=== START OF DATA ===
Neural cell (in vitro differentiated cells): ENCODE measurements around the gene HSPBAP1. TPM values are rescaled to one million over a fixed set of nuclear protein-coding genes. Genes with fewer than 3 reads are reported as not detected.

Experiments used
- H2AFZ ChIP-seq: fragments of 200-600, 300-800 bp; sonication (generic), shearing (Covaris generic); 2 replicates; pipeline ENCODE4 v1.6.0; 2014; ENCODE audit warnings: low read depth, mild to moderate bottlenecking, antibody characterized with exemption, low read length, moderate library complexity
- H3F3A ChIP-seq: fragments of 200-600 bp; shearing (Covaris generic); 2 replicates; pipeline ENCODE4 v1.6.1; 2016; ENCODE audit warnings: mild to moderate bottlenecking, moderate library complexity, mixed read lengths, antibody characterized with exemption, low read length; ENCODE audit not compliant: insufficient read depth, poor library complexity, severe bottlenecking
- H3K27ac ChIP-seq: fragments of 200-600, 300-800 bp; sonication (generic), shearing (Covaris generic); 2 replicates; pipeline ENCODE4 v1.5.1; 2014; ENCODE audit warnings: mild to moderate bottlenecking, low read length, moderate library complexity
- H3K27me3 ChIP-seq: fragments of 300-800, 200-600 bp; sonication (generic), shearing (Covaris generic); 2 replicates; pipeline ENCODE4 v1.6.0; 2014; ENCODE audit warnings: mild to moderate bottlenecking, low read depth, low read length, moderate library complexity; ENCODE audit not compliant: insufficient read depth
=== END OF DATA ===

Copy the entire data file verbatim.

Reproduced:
Neural cell (in vitro differentiated cells): ENCODE measurements around the gene HSPBAP1. TPM values are rescaled to one million over a fixed set of nuclear protein-coding genes. Genes with fewer than 3 reads are reported as not detected.

Experiments used
- H2AFZ ChIP-seq: fragments of 200-600, 300-800 bp; sonication (generic), shearing (Covaris generic); 2 replicates; pipeline ENCODE4 v1.6.0; 2014; ENCODE audit warnings: low read depth, mild to moderate bottlenecking, antibody characterized with exemption, low read length, moderate library complexity
- H3F3A ChIP-seq: fragments of 200-600 bp; shearing (Covaris generic); 2 replicates; pipeline ENCODE4 v1.6.1; 2016; ENCODE audit warnings: mild to moderate bottlenecking, moderate library complexity, mixed read lengths, antibody characterized with exemption, low read length; ENCODE audit not compliant: insufficient read depth, poor library complexity, severe bottlenecking
- H3K27ac ChIP-seq: fragments of 200-600, 300-800 bp; sonication (generic), shearing (Covaris generic); 2 replicates; pipeline ENCODE4 v1.5.1; 2014; ENCODE audit warnings: mild to moderate bottlenecking, low read length, moderate library complexity
- H3K27me3 ChIP-seq: fragments of 300-800, 200-600 bp; sonication (generic), shearing (Covaris generic); 2 replicates; pipeline ENCODE4 v1.6.0; 2014; ENCODE audit warnings: mild to moderate bottlenecking, low read depth, low read length, moderate library complexity; ENCODE audit not compliant: insufficient read depth